“David Hogg Rejected By Four Colleges To Which He Applied and whines about it. (Dinged by UCLA with a 4.1 GPA… totally predictable given acceptance rates.),” reads a (now deleted) tweet posted by conservative commentator Laura Ingraham. Ingraham’s tweet attacks David Hogg, a high school student, gun safety activist, and survivor of the shooting at Marjory Stoneman Douglas High School. While teen activists involved in the “Never Again” movement have often faced criticism and attacks from the public in the past, I found this tweet to be more public and hurtful than the others.
Ingraham uses Hogg’s college acceptance results to attack his character, simply because she is opposed to his activism and the movement he fights for. On segments of her talk show, “The Ingraham Angle,” she has often mocked teen gun safety activists for their views, including Hogg. Public figures often target collapses in each others’ personal lives to discredit their professional standing. One recent example is the attack on presidential candidates Donald Trump and Hillary Clinton using their marital statuses, which are completely unrelated to their campaigns. Likewise, the attack on Hogg was especially unprovoked and ridiculous in nature. Hogg’s college letters have nothing to do with his leadership in the gun safety movement.
People have always used private matters to attack the lives of public figures, especially children, no matter how unrelated their private and public lives may be. In the 1990s, commentator Rush Limbaugh, an opponent of President Bill Clinton’s views and presidency, insulted the looks of first daughter Chelsea Clinton, who was twelve at the time. When adults insult children in this way, they reveal that they are too cowardly to directly confront the child’s views (or their parents’ views) and would rather resort to mudslinging. If kindergarteners are taught not to name-call, adults in the media should be held to the same standard. Personal attacks directed to children from adults display a lack of maturity and the placement of personal politics over empathy and dignity.
Ingraham, like many other public figures, crossed the line between policy and personal life. Instead of offering criticisms of the movement itself, she attacked a high school student, possibly believing that his lack of acceptances invalidated his power in the movement. In truth, Hogg will still be a key figure in the Never Again movement and an important face in teen activism, no matter which college he attends.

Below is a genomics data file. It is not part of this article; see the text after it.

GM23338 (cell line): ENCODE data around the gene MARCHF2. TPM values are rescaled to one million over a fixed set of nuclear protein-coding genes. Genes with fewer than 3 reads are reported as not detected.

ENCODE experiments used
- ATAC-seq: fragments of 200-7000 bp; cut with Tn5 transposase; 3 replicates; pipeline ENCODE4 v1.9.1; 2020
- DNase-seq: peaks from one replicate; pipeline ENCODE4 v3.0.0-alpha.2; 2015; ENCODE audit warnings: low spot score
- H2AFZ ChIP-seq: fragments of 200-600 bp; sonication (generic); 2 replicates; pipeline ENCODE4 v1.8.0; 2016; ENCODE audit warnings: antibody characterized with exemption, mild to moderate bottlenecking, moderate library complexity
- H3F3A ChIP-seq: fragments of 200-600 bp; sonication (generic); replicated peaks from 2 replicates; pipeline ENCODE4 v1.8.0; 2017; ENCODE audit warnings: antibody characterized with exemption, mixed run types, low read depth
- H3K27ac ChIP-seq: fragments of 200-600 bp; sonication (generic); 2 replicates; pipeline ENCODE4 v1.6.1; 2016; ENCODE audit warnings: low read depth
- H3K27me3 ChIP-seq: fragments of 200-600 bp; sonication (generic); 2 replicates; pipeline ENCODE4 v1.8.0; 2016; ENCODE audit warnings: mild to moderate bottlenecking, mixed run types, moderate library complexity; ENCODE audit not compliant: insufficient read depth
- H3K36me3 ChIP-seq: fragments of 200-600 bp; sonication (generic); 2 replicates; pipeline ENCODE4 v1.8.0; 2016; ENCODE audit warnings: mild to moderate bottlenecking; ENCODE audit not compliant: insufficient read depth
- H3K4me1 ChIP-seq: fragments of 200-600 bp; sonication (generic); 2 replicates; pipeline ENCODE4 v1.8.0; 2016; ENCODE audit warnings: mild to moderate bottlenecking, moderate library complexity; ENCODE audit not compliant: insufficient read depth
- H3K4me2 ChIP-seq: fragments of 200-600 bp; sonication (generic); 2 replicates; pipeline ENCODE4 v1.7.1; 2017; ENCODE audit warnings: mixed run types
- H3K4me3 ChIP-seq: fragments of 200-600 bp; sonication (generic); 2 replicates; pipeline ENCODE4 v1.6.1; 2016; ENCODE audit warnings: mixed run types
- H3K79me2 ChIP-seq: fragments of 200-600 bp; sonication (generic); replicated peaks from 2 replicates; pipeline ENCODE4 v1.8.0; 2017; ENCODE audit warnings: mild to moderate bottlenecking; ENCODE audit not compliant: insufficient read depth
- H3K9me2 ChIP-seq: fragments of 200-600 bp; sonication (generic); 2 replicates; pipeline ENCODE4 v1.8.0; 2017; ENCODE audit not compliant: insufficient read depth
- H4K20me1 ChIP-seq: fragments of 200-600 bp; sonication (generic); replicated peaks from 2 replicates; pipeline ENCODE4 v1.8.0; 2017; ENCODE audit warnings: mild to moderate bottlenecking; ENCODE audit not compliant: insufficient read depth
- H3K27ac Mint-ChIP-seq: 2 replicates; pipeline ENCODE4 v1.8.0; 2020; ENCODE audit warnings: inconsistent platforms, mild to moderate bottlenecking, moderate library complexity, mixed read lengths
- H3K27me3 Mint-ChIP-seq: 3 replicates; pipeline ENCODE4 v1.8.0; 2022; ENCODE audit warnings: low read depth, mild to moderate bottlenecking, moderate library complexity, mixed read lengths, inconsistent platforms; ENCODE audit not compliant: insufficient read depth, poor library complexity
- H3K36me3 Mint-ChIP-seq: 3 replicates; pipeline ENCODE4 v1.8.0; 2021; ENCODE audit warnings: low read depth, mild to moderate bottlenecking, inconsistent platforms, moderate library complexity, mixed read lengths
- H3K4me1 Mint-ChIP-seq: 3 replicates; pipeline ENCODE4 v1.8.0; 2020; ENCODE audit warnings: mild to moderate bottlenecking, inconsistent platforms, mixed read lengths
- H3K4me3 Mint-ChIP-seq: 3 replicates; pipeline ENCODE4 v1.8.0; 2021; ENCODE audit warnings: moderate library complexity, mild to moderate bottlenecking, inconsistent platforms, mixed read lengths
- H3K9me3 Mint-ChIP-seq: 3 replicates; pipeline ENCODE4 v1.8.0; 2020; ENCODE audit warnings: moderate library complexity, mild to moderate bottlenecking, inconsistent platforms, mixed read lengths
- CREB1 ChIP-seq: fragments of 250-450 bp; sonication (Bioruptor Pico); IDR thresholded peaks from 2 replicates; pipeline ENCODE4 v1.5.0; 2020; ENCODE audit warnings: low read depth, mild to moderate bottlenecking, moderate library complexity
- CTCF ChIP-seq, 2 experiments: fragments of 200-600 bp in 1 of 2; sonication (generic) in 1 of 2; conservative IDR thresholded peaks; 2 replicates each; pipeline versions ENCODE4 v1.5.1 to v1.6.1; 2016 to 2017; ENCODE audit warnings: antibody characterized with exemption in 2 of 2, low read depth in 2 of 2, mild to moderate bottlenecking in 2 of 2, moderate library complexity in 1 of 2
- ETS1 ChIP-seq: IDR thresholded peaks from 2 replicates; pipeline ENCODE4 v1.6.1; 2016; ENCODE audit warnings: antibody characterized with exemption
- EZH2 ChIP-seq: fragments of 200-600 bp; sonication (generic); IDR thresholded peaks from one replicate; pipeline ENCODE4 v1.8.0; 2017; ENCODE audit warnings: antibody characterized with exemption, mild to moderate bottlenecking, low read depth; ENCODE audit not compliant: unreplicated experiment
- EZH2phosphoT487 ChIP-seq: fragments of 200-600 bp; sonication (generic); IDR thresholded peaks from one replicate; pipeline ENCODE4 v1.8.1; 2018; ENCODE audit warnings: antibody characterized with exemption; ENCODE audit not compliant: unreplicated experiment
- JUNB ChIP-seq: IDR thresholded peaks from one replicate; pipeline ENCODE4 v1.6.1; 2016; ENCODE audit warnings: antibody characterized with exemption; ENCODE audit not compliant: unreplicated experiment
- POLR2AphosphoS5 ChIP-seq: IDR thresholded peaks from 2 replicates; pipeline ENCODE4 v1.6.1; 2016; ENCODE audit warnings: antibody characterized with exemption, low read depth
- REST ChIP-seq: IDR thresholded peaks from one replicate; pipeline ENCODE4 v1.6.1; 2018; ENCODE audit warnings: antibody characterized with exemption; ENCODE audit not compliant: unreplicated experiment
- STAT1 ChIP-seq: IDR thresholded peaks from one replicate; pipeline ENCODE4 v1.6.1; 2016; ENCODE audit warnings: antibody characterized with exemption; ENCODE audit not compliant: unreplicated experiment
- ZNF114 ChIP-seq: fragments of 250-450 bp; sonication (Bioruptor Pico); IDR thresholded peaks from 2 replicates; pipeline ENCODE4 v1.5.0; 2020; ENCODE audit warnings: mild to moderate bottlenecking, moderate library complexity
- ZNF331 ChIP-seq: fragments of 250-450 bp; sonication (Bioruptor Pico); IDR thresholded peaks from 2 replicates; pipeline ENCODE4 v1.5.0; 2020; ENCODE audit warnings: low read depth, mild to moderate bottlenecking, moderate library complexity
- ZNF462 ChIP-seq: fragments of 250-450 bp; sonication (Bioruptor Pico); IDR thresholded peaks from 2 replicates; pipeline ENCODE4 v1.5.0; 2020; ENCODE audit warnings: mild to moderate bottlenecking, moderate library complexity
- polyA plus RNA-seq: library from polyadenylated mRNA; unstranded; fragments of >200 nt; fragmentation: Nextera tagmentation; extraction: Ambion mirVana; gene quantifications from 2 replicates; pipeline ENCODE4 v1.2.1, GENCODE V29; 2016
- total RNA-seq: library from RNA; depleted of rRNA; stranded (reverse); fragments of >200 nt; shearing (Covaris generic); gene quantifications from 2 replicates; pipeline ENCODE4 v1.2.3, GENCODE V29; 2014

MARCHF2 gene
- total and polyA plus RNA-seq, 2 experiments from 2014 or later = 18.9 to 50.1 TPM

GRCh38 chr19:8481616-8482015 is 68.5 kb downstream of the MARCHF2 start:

No one should use happenings in the personal life of a public figure to discredit their accomplishments or influence in the public sphere. This can be especially damaging to other kids facing similar personal problems to the ones being spotlighted by the media. No one should feel that others are using things that are out of control in their personal life as a barrier to their public life.
When details from a person’s life aren’t tarnishing their public character or activism, we shouldn’t let them alter our opinions of these figures. Targeted negativity about college acceptance results isn’t acceptable in physical, day-to-day conversations, so it is even less acceptable when the media publicly insults individuals on this sensitive topic. When teens like Hogg step up to take leadership in a national movement, they should be rewarded universally for their initiative and hard work — not degraded for going through common experiences like college rejections.
Most importantly, we should carry this into our personal lives, respecting what happens in someone else’s life as private when it is out of their hands, like in Hogg’s case. While being empathetic will help all people keep objectivity in activism, it will also help us become kinder.